The Josiah Henson Park is a 3.34-acre park located at 11420 Old Georgetown Road in the Luxmanor Community of North Bethesda. The goal of the current renovation project is to create a museum dedicated to telling the story of resilience and perseverance in overcoming slavery, based on the detailed words and experiences of Josiah Henson – enslaved in Montgomery County for much of his life.  The museum will reopen later this year.

The renovation project, now under construction, includes:

  • the conversion of the historic Riley/Bolten House into a public museum,
  • the construction of a new 2,900 SF visitor center with a bus-drop off the area and a three-car parking lot on the former Rozier property, and
  • the installation of exhibits that educate and interpret African American History in Montgomery County, including a first-person narrative of Josiah Henson.

Josiah Henson in the News

Josiah Henson Park is one of the most important historical sites in the White Flint area. And Josiah Henson has been in the news lately.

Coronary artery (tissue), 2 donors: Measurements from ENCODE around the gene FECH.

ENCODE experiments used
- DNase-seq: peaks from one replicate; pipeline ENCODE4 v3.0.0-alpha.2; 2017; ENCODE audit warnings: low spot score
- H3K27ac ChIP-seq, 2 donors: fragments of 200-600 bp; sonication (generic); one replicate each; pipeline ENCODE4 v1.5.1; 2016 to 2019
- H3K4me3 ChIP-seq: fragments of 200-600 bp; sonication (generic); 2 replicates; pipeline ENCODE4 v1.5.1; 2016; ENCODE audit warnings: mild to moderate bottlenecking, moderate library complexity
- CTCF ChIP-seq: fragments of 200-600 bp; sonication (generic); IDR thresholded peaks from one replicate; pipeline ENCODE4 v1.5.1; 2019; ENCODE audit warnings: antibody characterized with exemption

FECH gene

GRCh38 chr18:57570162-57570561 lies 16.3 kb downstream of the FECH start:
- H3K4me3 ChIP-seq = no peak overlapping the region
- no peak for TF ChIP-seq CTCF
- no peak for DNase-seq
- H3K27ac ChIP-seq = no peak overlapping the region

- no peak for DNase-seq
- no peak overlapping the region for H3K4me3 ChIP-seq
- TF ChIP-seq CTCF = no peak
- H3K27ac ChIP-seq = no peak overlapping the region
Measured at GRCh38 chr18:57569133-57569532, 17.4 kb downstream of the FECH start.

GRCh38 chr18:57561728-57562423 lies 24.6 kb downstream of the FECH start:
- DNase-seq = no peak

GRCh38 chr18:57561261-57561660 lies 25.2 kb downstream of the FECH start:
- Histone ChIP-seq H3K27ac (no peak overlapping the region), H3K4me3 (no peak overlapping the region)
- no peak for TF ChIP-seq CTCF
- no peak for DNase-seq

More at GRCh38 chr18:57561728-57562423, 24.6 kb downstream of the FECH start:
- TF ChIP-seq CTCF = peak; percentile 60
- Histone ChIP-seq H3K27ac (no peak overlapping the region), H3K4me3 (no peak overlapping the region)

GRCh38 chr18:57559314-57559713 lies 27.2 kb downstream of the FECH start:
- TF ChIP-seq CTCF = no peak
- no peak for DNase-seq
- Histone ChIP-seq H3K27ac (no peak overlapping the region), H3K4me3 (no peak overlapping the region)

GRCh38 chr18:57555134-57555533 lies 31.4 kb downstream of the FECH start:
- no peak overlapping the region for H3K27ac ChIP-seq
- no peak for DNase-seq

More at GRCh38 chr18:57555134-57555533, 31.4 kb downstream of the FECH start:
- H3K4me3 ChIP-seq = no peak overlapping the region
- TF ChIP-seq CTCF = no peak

First, the new Henson biography, Sharp Flashes of Lightning Come from Black Clouds: The Life of Josiah Hensonauthored by Montgomery Parks senior historian, Jamie Ferguson Kuhns – is now available! You can order copies online (www.JosiahHensonSite.org)

Maryland Public Television recently aired the new Henson documentary (now titled, “Redeeming Uncle Tom: The Josiah Henson Story”) that premiered last summer at AFI Theatre. It is now available for viewing online at: http://www.mpt.org/info/redeeminguncletom/

There was also a short companion interview, “The Dig: Josiah Henson” that expounds a bit on Henson’s connection to Stowe’s Uncle Tom, also available online at: https://video.mpt.tv/video/the-dig-josiah-henson-boobtu/

County Executive’s CIP Budget Released

The CIP Budget is Montgomery County’s Capital Budget. We’ve been studying the CIP budget and talking with county officials about the CIP budget since it was released a few days ago. You can read the budget details here. Below are some of the parts of the CIP that most affect the White Flint area.

One of the first things to notice about the budget is that it eliminates funds for the second White Flint metro entrance. Funding was shifted to beyond the six year period due to affordability and the intention to pursue WMATA funding,

The plan also eliminates funding for Montrose Parkway East. Costs to construct the previously approved project have been eliminated and planning funds have been added to evaluate less costly alternative options for addressing safety and congestion concerns.